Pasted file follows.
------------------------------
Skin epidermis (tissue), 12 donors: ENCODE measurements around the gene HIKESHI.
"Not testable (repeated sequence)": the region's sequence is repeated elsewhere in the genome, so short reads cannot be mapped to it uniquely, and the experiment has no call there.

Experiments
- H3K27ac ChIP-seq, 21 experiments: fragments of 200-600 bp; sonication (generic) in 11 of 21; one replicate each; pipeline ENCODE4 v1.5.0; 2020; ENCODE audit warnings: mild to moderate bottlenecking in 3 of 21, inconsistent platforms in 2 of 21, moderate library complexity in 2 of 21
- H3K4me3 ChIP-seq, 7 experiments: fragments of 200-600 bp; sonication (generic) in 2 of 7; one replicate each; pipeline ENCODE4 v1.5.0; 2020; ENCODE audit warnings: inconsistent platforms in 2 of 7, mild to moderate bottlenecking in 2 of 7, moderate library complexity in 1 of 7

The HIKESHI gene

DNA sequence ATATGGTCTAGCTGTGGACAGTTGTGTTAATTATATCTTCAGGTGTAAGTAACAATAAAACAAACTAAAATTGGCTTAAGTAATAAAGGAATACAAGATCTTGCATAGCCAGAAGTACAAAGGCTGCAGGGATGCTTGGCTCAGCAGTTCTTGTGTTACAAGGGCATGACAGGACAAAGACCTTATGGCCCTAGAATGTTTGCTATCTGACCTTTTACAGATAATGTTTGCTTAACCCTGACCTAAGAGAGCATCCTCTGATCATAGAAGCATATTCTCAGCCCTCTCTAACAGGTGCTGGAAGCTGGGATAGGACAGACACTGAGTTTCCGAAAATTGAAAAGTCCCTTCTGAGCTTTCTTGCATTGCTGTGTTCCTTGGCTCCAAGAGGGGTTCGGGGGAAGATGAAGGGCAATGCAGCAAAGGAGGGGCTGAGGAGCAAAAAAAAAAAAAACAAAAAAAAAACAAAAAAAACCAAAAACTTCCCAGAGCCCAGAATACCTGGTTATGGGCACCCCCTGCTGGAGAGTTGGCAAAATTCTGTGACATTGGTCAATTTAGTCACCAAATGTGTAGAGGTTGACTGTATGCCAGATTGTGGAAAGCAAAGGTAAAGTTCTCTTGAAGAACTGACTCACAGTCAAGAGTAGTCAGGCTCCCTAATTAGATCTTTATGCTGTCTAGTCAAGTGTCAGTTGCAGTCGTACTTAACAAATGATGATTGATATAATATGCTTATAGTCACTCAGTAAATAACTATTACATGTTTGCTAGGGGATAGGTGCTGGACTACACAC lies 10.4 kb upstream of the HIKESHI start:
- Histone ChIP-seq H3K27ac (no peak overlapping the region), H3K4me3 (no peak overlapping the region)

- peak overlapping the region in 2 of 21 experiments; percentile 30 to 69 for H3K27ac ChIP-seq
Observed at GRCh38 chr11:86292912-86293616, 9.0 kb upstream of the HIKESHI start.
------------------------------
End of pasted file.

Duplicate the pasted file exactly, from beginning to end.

Skin epidermis (tissue), 12 donors: ENCODE measurements around the gene HIKESHI.
"Not testable (repeated sequence)": the region's sequence is repeated elsewhere in the genome, so short reads cannot be mapped to it uniquely, and the experiment has no call there.

Experiments
- H3K27ac ChIP-seq, 21 experiments: fragments of 200-600 bp; sonication (generic) in 11 of 21; one replicate each; pipeline ENCODE4 v1.5.0; 2020; ENCODE audit warnings: mild to moderate bottlenecking in 3 of 21, inconsistent platforms in 2 of 21, moderate library complexity in 2 of 21
- H3K4me3 ChIP-seq, 7 experiments: fragments of 200-600 bp; sonication (generic) in 2 of 7; one replicate each; pipeline ENCODE4 v1.5.0; 2020; ENCODE audit warnings: inconsistent platforms in 2 of 7, mild to moderate bottlenecking in 2 of 7, moderate library complexity in 1 of 7

The HIKESHI gene

DNA sequence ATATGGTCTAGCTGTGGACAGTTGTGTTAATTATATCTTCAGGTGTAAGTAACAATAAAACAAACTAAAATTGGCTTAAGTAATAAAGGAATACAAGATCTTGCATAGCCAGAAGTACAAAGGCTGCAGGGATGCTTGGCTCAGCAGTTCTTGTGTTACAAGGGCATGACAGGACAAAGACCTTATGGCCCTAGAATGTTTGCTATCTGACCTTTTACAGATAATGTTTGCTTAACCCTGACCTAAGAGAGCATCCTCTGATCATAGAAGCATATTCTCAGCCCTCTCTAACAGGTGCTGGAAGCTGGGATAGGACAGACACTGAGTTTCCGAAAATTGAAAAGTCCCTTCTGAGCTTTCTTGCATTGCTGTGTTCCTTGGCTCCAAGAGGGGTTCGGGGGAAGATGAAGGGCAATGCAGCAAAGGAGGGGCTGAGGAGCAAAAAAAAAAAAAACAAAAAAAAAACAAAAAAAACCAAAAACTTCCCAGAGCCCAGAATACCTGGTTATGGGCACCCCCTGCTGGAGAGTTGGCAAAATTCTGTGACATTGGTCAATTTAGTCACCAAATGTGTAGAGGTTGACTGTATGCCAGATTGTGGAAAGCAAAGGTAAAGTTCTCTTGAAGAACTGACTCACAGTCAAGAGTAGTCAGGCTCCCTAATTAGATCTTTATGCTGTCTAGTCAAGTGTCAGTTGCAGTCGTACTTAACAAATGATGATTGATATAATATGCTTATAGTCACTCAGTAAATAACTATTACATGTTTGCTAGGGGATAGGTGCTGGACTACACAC lies 10.4 kb upstream of the HIKESHI start:
- Histone ChIP-seq H3K27ac (no peak overlapping the region), H3K4me3 (no peak overlapping the region)

- peak overlapping the region in 2 of 21 experiments; percentile 30 to 69 for H3K27ac ChIP-seq
Observed at GRCh38 chr11:86292912-86293616, 9.0 kb upstream of the HIKESHI start.